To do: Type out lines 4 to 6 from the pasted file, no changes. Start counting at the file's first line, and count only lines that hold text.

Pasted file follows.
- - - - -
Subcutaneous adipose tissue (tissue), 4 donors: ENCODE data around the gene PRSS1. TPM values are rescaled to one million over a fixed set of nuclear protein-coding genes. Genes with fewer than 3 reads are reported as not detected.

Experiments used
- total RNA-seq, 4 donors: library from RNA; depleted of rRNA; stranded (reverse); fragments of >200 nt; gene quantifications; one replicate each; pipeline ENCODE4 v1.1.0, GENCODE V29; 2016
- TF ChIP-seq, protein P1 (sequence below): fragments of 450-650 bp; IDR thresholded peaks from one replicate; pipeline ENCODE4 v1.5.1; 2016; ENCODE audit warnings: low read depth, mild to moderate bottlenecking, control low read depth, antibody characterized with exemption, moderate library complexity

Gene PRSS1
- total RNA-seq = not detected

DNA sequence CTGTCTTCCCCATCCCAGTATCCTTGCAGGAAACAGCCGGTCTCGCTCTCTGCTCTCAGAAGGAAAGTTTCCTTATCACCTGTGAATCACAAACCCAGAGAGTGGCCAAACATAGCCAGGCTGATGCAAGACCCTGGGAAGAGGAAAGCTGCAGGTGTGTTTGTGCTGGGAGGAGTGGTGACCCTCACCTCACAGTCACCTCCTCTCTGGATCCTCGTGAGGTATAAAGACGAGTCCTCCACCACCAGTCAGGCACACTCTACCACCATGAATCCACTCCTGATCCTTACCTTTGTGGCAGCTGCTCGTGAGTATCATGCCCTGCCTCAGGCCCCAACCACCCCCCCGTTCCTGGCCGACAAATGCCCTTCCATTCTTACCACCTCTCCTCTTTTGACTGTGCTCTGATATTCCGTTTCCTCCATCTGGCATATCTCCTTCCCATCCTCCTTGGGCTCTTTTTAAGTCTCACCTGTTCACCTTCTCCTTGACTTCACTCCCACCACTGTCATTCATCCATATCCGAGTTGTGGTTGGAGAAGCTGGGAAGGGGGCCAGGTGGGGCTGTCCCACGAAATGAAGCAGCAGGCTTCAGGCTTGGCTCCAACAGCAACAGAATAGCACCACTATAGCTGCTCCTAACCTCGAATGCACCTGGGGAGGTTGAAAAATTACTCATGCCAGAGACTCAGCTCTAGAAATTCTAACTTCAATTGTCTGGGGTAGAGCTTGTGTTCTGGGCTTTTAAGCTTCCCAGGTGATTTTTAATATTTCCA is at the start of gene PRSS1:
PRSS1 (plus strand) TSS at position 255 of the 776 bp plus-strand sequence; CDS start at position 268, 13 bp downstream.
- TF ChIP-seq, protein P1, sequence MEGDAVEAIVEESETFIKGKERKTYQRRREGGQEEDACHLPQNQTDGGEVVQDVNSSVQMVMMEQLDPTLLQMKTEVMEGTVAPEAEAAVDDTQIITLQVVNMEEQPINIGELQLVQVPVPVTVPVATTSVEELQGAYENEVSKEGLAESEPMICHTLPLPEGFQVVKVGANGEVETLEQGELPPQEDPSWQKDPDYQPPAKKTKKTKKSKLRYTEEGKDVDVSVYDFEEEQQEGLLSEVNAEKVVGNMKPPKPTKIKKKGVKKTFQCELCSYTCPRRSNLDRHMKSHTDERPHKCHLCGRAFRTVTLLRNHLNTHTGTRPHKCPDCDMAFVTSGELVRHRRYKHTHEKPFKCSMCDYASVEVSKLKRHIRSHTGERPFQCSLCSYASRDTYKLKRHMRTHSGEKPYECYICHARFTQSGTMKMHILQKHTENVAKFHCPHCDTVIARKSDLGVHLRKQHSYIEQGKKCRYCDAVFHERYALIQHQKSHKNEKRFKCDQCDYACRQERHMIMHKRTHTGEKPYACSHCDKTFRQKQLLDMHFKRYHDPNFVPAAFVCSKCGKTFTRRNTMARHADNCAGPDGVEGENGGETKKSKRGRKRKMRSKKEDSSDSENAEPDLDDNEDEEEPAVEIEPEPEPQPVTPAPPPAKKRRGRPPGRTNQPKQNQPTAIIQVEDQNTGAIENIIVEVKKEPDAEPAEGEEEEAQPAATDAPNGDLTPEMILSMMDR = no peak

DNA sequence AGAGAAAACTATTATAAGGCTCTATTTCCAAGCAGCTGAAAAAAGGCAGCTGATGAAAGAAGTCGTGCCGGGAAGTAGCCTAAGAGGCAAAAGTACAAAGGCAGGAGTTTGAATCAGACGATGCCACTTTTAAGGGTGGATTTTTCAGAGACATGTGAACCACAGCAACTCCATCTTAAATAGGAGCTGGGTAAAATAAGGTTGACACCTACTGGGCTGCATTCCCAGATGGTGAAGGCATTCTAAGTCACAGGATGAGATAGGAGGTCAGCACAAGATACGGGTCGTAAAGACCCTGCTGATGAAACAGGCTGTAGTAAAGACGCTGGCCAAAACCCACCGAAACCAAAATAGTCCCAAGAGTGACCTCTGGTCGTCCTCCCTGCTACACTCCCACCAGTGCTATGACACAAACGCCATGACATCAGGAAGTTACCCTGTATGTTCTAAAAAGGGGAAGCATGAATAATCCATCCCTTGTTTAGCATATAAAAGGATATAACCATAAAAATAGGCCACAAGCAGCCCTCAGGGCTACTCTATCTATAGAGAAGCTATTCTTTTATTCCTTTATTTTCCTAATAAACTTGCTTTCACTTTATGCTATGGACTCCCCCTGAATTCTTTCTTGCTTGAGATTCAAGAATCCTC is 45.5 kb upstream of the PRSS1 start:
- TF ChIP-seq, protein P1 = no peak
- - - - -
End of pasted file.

- TF ChIP-seq, protein P1 (sequence below): fragments of 450-650 bp; IDR thresholded peaks from one replicate; pipeline ENCODE4 v1.5.1; 2016; ENCODE audit warnings: low read depth, mild to moderate bottlenecking, control low read depth, antibody characterized with exemption, moderate library complexity

Gene PRSS1
- total RNA-seq = not detected